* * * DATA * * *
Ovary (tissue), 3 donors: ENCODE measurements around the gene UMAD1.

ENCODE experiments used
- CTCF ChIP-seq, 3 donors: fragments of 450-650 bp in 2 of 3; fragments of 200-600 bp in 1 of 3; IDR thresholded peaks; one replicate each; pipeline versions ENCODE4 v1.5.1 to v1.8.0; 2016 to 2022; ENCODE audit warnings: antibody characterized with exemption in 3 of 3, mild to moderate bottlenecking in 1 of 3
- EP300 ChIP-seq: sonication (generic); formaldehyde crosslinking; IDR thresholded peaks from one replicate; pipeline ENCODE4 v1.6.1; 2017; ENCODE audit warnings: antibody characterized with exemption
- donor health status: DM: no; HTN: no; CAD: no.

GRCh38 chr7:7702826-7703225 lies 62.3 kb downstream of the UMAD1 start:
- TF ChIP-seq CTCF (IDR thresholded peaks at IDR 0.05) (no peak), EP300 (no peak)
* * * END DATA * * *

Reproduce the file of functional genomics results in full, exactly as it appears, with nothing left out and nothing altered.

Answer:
Ovary (tissue), 3 donors: ENCODE measurements around the gene UMAD1.

ENCODE experiments used
- CTCF ChIP-seq, 3 donors: fragments of 450-650 bp in 2 of 3; fragments of 200-600 bp in 1 of 3; IDR thresholded peaks; one replicate each; pipeline versions ENCODE4 v1.5.1 to v1.8.0; 2016 to 2022; ENCODE audit warnings: antibody characterized with exemption in 3 of 3, mild to moderate bottlenecking in 1 of 3
- EP300 ChIP-seq: sonication (generic); formaldehyde crosslinking; IDR thresholded peaks from one replicate; pipeline ENCODE4 v1.6.1; 2017; ENCODE audit warnings: antibody characterized with exemption
- donor health status: DM: no; HTN: no; CAD: no.

GRCh38 chr7:7702826-7703225 lies 62.3 kb downstream of the UMAD1 start:
- TF ChIP-seq CTCF (IDR thresholded peaks at IDR 0.05) (no peak), EP300 (no peak)